For arbitration proceedings conducted under the ICC Rules before the entry into force of the 2017 Rules, a request for disclosure of the reasons must be made jointly by all the parties. Any request must be made before the decision for which reasons are sought. The ICC Court shall decide in its sole discretion, whether to accept or reject an application for disclosure of reasons.
The ICC Court aims to promote transparency without compromising confidentiality expectations. In accordance with this policy, unless the parties agree otherwise, the Court of arbitration shall publish on the ICC website, for arbitration proceedings registered on or after 1 January 2016, the following information:
• The names of the arbitrators;
• The nationality of the arbitrators;
• Their role in a tribunal (President, sole arbitrator, party-appointed arbitrator);
• The terms of their appointment;
• Whether the arbitration is pending or concluded.
Disclosure regarding independence and impartiality by arbitrators also concerns non-parties having an interest in the outcome of arbitration.
Awards rendered on or after 1 January 2019 in ICC arbitrations will be published under the following conditions:
• Final awards made on or after 1 January 2019 may be published in their entirety at least two years after the date of their notification. The parties may agree on a longer or shorter period for publication.
• At any time before publication, a party may object or request that any award be anonymized partially or entirely.
• If a confidentiality agreement covers some aspects of the arbitration or award, publication will require the specific consent of the parties.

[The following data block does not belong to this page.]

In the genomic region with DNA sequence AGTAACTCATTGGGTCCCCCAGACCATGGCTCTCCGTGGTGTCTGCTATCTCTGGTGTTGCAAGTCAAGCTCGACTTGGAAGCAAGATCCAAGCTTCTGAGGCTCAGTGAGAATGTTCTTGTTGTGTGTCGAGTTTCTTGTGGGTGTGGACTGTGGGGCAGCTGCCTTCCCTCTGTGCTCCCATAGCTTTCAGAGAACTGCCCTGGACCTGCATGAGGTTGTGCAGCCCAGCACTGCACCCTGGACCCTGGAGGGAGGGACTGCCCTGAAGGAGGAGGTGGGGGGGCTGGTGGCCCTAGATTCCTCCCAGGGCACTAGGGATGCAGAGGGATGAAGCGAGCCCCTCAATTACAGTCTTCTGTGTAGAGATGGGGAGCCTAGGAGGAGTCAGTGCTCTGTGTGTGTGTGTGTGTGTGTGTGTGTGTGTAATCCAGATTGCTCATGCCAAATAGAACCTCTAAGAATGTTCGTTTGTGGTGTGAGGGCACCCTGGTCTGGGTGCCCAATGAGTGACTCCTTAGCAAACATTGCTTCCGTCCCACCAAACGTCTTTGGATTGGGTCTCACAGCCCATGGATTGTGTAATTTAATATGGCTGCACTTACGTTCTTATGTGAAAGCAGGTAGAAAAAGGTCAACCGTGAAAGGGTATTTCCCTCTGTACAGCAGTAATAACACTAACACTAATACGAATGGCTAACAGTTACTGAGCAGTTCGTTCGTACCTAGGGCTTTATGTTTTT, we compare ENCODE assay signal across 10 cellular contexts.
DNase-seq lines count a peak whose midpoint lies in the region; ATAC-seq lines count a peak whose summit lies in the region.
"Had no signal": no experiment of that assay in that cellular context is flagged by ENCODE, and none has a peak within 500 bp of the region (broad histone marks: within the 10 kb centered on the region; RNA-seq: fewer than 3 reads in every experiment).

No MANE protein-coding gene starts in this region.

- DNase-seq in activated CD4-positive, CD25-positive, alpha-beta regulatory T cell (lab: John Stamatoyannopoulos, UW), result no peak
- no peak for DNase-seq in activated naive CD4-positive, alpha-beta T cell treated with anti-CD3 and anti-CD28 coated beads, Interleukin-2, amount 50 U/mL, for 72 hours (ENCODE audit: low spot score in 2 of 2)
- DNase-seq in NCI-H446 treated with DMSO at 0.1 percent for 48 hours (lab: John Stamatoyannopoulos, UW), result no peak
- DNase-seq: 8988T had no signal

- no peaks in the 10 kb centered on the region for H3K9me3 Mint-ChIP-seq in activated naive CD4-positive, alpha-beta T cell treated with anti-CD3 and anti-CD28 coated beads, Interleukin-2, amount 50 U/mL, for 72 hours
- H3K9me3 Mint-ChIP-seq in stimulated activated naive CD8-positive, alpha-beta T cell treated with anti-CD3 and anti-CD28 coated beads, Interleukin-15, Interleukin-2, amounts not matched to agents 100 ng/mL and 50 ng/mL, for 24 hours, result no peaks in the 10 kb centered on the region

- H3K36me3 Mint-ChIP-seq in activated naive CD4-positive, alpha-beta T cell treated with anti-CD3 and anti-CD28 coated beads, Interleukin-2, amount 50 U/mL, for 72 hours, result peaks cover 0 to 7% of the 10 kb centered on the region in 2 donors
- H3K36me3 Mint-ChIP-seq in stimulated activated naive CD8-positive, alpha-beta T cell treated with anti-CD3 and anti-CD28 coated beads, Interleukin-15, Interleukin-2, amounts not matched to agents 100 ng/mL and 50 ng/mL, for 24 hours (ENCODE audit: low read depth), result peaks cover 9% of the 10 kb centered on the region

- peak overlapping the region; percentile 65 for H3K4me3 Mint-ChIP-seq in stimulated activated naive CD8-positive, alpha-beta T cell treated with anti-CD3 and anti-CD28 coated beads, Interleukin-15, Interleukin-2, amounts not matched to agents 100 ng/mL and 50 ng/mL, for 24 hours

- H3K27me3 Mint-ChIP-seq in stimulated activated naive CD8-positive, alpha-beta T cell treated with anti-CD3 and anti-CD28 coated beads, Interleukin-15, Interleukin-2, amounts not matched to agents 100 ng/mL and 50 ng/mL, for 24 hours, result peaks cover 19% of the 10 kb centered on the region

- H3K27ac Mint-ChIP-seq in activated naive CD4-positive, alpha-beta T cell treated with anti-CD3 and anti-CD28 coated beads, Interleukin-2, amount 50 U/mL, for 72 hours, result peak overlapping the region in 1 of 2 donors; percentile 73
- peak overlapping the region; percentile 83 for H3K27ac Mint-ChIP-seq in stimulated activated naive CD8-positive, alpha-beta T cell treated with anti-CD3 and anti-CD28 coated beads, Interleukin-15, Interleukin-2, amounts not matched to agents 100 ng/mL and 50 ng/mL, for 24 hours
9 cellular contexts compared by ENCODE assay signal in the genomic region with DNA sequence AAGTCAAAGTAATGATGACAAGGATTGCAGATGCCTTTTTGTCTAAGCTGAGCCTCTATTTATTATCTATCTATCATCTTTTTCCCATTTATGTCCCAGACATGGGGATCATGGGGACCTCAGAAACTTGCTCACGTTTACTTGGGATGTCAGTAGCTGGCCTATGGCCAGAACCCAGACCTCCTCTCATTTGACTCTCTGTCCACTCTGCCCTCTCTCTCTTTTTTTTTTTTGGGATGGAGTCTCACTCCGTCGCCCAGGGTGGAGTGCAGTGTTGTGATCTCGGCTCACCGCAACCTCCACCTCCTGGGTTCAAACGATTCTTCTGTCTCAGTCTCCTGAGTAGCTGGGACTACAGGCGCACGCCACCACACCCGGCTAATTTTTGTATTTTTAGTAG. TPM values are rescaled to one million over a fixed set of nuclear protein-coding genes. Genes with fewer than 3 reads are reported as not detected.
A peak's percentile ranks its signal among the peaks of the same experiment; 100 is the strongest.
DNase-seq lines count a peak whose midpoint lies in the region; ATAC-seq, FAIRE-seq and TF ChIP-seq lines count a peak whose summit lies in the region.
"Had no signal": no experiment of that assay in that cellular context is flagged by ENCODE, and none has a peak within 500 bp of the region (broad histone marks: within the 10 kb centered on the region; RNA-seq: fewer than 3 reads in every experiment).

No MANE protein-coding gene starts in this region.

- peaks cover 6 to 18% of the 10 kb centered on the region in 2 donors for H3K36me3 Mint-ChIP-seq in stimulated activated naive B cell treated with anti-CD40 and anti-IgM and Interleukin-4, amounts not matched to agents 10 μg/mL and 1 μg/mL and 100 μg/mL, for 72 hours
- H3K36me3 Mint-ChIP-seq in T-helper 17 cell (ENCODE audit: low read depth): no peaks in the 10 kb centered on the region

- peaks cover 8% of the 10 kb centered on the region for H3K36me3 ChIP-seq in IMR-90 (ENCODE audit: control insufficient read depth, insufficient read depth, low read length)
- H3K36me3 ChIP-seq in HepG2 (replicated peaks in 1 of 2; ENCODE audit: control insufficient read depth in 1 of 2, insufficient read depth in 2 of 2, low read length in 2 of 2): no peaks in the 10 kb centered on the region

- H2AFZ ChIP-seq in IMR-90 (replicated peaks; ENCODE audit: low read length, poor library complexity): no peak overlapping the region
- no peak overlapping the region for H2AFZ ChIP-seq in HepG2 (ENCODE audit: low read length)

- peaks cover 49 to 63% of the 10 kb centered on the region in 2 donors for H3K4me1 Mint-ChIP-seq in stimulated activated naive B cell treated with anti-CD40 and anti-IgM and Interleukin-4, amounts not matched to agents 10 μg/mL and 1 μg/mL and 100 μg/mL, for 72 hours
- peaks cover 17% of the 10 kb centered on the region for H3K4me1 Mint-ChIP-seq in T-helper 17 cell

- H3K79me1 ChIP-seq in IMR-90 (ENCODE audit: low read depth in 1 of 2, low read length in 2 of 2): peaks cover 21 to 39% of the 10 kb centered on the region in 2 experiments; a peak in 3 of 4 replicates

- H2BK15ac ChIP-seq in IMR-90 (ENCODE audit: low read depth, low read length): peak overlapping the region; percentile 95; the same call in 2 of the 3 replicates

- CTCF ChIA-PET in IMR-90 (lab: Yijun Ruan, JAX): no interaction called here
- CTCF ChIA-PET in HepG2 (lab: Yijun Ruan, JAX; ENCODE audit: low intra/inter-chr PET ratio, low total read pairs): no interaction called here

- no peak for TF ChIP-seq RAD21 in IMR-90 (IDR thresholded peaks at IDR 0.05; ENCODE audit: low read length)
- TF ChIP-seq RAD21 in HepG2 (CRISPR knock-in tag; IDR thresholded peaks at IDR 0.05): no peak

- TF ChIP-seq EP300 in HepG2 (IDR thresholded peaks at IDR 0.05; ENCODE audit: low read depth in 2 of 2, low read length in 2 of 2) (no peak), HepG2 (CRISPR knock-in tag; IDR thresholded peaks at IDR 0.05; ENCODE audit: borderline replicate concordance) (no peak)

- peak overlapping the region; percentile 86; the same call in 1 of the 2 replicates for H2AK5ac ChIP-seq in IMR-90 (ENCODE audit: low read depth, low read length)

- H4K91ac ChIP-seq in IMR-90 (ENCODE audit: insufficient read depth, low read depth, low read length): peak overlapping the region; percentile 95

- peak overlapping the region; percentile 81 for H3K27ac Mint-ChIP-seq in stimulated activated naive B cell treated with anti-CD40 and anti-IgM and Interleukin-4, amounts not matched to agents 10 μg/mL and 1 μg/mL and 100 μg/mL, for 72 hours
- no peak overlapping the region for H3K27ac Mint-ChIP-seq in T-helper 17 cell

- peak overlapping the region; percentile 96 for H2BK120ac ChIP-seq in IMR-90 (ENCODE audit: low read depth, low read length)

Moreover, the ICC Court also publishes information on the nature of the industry sector involved in the dispute and the name of counsel representing the parties, for all arbitrations filed after 1 July 2019.
Pursuant to section 44 DIS Arbitration Rules, conduct of the arbitration, i.e. its subject matter and the parties involved, is confidential and the arbitral award may only be published upon consent of the parties. Neither the DIS Arbitration Rules nor the provisions of the ZPO explicitly provide for the issuance of a dissenting opinion within the arbitral tribunal, though the arbitral tribunal is responsible for the content of its decision. A dissenting opinion therefore may be added by one of the arbitrators.
Arbitration and Conciliation Act, 1996 is completely transparent in nature regarding appointment of Arbitrator, proceeding of Arbitration and other. However, there is no recent measure taken by the arbitral institutions to promote transparency in arbitration in India.